U.S. Supreme Court

SCOTUS quotes Innocence Project founders' book in DNA opinion; did ellipses change the point?


Two ellipses in a quote in a U.S. Supreme Court opinion are getting some closer scrutiny.

Justice Anthony M. Kennedy bolstered his majority decision upholding DNA testing for arrestees last week with a quote from a book called Actual Innocence, written by the founders of the Innocence Project, the New York Times reports. The project uses DNA testing to help free the wrongly convicted.

The shortened quote was not “especially punctilious,” the Times says. One of the authors, Peter Neufeld, tells the Times that the shortened passage wrongly suggests the writers were endorsing arrestee databases, when they were actually promoting the testing of crime scene evidence.

Here is the quote from the book in Kennedy’s opinion, with the ellipses and brackets he used: “[P]rompt [DNA] testing … would speed up apprehension of criminals before they commit additional crimes, and prevent the grotesque detention of … innocent people.”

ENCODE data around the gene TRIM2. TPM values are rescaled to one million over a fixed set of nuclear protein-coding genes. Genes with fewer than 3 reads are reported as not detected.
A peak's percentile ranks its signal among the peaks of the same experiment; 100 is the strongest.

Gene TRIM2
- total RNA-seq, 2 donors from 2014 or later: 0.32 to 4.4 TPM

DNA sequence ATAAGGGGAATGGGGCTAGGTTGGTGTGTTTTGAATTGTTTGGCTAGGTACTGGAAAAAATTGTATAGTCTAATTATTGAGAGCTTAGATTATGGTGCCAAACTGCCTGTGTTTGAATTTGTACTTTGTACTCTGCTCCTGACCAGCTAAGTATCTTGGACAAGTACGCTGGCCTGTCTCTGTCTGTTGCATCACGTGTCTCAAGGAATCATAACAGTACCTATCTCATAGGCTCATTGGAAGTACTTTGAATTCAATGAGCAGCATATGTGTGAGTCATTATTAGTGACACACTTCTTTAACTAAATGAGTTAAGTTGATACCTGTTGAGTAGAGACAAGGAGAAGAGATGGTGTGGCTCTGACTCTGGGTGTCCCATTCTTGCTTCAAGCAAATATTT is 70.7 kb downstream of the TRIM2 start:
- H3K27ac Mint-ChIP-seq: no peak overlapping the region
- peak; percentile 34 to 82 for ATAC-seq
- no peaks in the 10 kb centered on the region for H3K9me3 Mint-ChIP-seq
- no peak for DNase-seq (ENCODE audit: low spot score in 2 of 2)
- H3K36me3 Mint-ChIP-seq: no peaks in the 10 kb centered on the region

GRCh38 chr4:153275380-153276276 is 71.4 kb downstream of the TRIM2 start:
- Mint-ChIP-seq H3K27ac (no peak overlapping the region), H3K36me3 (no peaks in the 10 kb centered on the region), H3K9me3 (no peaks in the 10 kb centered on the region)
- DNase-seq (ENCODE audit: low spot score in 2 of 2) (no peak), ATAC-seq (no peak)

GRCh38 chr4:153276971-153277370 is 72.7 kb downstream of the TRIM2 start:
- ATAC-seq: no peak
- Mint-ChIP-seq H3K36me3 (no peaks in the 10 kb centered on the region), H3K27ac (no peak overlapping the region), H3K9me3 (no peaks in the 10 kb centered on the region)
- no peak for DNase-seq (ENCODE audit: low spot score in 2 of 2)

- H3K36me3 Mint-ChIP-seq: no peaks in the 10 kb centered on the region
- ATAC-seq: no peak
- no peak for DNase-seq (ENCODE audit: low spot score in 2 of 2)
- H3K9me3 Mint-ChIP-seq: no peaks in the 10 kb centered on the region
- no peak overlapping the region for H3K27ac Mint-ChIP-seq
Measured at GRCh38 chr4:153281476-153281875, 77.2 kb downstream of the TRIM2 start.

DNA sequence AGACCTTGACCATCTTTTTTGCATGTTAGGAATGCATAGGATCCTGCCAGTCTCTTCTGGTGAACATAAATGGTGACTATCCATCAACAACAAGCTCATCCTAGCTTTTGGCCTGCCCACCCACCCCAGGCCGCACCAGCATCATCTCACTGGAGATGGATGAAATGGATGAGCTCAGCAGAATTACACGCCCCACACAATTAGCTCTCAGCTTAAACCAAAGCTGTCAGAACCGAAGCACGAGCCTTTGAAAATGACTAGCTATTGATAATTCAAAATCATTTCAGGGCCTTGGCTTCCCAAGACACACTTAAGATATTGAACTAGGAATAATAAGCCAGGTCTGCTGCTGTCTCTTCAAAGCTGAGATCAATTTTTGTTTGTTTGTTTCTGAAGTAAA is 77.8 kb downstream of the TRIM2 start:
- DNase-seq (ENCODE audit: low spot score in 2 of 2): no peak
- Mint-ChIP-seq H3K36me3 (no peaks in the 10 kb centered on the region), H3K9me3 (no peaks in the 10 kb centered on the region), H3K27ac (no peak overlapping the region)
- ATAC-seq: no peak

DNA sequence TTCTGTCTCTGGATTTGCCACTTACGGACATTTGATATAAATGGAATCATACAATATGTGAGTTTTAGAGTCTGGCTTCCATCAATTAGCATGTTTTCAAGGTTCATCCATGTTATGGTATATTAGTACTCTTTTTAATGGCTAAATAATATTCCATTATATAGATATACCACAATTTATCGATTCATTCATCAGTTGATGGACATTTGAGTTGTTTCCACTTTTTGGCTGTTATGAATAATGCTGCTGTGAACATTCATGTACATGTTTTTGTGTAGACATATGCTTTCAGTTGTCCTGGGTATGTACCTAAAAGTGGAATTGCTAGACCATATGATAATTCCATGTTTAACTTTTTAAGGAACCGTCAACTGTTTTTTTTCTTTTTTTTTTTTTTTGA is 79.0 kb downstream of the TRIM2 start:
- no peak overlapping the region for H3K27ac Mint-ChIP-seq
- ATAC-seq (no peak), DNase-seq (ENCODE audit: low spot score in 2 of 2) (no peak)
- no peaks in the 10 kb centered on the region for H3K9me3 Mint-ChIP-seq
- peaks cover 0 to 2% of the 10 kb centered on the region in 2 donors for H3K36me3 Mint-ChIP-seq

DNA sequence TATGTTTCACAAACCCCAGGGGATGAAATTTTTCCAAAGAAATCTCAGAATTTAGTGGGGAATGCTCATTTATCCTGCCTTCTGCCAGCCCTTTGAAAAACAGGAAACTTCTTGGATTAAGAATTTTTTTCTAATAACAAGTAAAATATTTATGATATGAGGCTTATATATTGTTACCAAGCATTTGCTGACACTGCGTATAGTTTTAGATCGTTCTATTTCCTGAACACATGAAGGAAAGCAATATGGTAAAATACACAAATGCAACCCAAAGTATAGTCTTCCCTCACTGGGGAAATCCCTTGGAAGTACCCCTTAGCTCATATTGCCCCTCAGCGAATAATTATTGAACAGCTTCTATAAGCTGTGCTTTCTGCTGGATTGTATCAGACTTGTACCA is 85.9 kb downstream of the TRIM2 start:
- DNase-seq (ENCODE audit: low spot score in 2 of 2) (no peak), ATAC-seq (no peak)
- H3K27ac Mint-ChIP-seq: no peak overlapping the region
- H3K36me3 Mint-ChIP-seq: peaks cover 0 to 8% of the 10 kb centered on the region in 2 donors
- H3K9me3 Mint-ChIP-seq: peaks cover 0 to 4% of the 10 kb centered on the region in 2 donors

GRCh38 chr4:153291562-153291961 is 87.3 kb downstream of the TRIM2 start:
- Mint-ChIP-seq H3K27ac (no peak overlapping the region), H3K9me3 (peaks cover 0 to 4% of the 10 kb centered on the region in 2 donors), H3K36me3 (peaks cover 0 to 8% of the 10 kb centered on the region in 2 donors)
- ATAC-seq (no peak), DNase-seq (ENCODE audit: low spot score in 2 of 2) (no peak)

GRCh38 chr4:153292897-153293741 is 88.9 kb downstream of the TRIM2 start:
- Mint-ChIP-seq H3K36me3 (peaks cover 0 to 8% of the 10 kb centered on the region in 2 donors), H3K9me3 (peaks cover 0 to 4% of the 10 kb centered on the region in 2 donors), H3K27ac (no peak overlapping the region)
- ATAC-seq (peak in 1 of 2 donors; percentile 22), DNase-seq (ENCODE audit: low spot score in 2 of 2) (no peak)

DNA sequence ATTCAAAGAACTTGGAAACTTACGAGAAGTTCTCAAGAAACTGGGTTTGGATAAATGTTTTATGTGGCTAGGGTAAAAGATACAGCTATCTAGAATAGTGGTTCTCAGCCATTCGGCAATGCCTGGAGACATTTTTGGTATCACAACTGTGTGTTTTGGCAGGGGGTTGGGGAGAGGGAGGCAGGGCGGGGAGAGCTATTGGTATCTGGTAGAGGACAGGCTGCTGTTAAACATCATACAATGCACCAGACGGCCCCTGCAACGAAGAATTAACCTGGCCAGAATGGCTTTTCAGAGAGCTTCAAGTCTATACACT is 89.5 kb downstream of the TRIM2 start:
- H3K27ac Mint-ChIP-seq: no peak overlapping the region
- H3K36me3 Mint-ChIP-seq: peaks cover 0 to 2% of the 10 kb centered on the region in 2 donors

According to the Times, “Those first three dots covered a lot of ground. They took the place of more than six sentences and suggested a different point than the one the authors were making. The original passage concerned evidence collected at crime scenes, not from people who might be connected to it.”

The second three dots covered only two omitted words: “thousands of.” The phrase without the ellipses would read “the grotesque detention of thousands of innocent people.” The Times offers a reason for this omission: “Justice Kennedy apparently did not want to endorse the possibility that the criminal justice system had such widespread shortcomings,” the story says.

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